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FP6

SAMI — Result In Brief

Project ID: 22656
Funded under: FP6-POLICIES
Country: Denmark

Reconciling aquaculture with marine ecosystems

Rapid growth in the human population has increased the need for food, resulting in the expansion of aquaculture and the demands that it places on the environment at both the local and global level. Therefore, an EU-funded initiative examined the future environmental, economic and social impacts that may result from developing the industry.
Reconciling aquaculture with marine ecosystems
The 'Synthesis of aquaculture and marine ecosystems' (SAMI) project reviewed what is currently known about how increased need for food has led to an expansion of aquaculture and the impact on environment at both the local and global level. The aim was to gain a fresh perspective on future developments. The consortium organised a workshop to create a writing group that could review completed and ongoing research in the areas of environment and aquaculture.

Findings by the SAMI writing group were integrated into the environmental requirements of the Common Fisheries Policy (CFP). Project partners also considered views and inputs from other stakeholders, including industry and non-governmental organisations (NGOs), when drawing up future scientific actions.

Results from the project helped clarify the effect of aquaculture on marine ecosystems and provided a better understanding of water quality models used in the Water Framework Directive (WFD). The WFD was used to regulate aquaculture and other human activities in coastal areas and encourage sustainable development.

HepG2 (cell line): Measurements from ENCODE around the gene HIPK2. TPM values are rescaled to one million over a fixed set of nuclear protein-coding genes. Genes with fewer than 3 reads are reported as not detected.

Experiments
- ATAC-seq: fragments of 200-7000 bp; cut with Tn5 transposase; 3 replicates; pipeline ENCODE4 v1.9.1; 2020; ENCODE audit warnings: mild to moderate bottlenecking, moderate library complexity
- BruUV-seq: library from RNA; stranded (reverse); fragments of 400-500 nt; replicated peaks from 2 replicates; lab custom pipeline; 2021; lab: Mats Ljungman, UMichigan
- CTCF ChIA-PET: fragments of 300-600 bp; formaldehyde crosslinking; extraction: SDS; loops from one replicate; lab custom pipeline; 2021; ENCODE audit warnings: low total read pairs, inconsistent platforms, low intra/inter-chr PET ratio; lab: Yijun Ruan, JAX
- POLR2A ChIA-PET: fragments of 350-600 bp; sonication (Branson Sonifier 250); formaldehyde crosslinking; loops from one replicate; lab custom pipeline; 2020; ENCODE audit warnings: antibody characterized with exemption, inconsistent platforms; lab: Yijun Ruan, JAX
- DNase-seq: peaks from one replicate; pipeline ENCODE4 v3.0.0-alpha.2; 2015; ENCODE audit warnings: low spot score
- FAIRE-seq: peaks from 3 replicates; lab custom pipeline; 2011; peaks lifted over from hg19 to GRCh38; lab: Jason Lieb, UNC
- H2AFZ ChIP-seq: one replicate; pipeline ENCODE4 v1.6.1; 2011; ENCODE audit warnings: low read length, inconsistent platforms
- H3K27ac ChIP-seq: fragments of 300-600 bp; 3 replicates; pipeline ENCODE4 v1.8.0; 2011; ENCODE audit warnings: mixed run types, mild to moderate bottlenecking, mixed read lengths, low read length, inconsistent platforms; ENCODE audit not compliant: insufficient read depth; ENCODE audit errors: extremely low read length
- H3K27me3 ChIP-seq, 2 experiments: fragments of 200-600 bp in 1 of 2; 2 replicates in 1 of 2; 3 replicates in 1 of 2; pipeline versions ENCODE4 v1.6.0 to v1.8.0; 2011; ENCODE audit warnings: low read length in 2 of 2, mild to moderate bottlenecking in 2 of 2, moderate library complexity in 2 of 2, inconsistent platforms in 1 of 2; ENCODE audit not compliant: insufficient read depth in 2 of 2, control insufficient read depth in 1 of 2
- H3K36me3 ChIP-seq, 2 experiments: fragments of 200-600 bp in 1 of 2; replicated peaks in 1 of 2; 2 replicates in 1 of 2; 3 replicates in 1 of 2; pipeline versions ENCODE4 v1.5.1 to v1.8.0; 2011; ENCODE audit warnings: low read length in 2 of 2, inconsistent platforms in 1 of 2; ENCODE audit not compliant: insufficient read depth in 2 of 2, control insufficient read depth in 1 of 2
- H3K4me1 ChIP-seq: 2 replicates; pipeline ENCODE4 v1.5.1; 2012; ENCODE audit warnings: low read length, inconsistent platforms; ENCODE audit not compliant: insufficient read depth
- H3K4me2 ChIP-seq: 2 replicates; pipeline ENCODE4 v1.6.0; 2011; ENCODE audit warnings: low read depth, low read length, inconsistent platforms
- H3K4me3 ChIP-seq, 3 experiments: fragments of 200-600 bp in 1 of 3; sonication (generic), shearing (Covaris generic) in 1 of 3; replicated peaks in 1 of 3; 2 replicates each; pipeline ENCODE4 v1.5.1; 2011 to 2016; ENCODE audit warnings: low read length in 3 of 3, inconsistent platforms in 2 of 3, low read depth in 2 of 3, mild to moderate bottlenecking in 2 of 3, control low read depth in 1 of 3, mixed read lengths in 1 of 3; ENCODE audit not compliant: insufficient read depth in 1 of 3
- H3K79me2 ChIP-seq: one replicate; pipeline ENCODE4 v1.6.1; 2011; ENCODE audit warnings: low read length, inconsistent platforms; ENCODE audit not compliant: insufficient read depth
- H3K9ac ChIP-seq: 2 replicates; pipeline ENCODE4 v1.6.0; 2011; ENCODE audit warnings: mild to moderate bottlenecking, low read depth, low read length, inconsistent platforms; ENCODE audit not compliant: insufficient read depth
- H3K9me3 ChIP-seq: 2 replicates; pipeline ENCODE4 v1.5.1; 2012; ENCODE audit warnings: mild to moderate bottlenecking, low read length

Project partners and stakeholders discussed possible future solutions to preventing genetic interaction between farmed and wild fish, and examined alternatives to fishery-derived feedstock. The initiative also investigated other factors affecting the aquaculture industry, including economic development, social issues, the attitude of consumers and legislation. Past developments in the economics of the aquaculture industry were analysed and used to predict future trends.

The SAMI project has played a valuable role in identifying possible future threats from an expanded aquaculture industry. The consortium's findings can help supply the nutritional needs of Europe's population while safeguarding marine ecosystems and the livelihoods of the people who depend on them for a living.

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